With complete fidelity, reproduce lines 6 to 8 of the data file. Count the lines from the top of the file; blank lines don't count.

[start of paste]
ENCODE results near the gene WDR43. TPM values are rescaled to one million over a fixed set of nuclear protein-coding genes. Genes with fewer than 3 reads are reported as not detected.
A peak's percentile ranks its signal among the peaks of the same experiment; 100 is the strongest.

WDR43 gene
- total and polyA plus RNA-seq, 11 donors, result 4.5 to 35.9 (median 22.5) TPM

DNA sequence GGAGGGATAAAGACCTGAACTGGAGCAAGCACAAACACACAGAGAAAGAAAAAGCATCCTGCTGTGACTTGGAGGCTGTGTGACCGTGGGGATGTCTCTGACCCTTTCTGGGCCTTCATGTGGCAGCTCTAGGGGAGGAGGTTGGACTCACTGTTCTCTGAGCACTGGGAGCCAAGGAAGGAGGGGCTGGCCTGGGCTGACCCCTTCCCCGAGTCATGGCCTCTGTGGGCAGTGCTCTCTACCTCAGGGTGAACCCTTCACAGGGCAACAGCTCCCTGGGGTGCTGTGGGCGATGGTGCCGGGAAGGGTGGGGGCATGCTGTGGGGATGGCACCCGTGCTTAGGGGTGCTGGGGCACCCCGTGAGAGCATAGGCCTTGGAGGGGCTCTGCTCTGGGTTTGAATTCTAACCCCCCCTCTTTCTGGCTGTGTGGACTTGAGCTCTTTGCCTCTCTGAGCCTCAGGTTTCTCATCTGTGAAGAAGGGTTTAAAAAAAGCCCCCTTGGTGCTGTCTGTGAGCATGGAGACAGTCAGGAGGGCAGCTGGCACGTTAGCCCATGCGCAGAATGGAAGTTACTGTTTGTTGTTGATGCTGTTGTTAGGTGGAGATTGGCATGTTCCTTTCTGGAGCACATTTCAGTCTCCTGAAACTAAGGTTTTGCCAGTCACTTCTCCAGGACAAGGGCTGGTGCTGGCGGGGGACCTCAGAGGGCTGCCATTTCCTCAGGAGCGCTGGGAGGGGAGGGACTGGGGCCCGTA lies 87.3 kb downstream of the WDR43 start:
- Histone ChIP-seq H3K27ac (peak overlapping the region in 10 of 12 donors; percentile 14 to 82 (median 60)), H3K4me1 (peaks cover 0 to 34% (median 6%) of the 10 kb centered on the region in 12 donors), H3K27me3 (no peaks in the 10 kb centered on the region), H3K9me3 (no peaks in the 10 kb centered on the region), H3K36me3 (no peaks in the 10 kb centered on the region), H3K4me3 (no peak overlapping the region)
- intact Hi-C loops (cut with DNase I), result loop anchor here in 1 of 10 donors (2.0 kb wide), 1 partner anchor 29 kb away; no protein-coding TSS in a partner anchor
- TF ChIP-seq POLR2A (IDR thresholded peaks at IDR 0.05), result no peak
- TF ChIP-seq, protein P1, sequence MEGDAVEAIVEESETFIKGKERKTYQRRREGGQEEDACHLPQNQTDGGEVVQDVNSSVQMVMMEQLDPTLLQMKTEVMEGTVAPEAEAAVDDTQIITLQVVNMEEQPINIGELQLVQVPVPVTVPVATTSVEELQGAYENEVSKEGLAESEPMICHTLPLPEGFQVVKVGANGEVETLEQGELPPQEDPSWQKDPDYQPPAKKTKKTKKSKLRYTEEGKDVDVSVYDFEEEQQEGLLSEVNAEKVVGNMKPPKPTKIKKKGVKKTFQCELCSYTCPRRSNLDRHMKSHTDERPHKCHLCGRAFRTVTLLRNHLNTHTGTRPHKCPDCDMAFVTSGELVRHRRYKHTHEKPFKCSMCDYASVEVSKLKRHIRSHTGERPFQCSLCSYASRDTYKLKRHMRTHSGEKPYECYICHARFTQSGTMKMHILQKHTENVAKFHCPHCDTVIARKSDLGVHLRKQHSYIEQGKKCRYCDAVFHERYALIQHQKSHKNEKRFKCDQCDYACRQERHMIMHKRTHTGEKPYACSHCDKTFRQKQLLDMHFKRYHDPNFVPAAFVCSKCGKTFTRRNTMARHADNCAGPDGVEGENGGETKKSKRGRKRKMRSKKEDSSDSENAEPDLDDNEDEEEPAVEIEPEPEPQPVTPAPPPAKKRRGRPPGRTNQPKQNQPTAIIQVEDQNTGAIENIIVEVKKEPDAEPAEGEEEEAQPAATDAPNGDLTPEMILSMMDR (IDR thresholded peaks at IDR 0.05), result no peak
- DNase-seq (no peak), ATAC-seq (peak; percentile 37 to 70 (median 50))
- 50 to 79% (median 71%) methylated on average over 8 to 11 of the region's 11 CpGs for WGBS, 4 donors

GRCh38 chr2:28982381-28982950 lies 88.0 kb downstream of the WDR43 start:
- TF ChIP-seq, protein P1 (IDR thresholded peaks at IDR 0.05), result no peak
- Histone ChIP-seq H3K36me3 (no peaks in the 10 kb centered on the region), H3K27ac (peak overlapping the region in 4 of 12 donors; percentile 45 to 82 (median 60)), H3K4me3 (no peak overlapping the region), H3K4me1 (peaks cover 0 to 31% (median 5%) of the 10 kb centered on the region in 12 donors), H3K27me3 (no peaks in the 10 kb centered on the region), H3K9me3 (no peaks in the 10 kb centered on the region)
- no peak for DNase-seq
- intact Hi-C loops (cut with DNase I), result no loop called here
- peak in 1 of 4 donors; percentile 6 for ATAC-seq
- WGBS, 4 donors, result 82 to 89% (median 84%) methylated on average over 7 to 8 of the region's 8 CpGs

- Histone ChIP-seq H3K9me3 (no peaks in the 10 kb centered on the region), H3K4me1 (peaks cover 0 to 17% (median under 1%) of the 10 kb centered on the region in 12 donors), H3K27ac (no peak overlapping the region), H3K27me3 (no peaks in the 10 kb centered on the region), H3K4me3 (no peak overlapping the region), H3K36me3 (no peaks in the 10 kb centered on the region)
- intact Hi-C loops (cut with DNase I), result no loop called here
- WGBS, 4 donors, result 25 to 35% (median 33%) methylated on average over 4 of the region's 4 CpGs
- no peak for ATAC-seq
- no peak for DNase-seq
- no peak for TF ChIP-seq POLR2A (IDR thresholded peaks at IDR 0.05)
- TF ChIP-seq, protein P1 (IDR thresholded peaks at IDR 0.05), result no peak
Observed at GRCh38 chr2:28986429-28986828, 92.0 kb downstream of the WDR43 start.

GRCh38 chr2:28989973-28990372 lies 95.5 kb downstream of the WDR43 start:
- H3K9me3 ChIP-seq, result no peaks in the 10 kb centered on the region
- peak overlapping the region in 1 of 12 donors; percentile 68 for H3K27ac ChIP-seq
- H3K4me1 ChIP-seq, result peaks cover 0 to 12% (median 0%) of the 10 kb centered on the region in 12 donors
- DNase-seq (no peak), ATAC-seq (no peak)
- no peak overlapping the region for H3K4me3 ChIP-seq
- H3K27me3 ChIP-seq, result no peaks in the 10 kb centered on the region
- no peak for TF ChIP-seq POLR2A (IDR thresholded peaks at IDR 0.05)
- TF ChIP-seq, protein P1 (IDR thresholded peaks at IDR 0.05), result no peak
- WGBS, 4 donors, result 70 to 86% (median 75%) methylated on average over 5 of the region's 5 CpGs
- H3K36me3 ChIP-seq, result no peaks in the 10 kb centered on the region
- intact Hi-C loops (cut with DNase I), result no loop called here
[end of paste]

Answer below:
- Histone ChIP-seq H3K27ac (peak overlapping the region in 10 of 12 donors; percentile 14 to 82 (median 60)), H3K4me1 (peaks cover 0 to 34% (median 6%) of the 10 kb centered on the region in 12 donors), H3K27me3 (no peaks in the 10 kb centered on the region), H3K9me3 (no peaks in the 10 kb centered on the region), H3K36me3 (no peaks in the 10 kb centered on the region), H3K4me3 (no peak overlapping the region)
- intact Hi-C loops (cut with DNase I), result loop anchor here in 1 of 10 donors (2.0 kb wide), 1 partner anchor 29 kb away; no protein-coding TSS in a partner anchor
- TF ChIP-seq POLR2A (IDR thresholded peaks at IDR 0.05), result no peak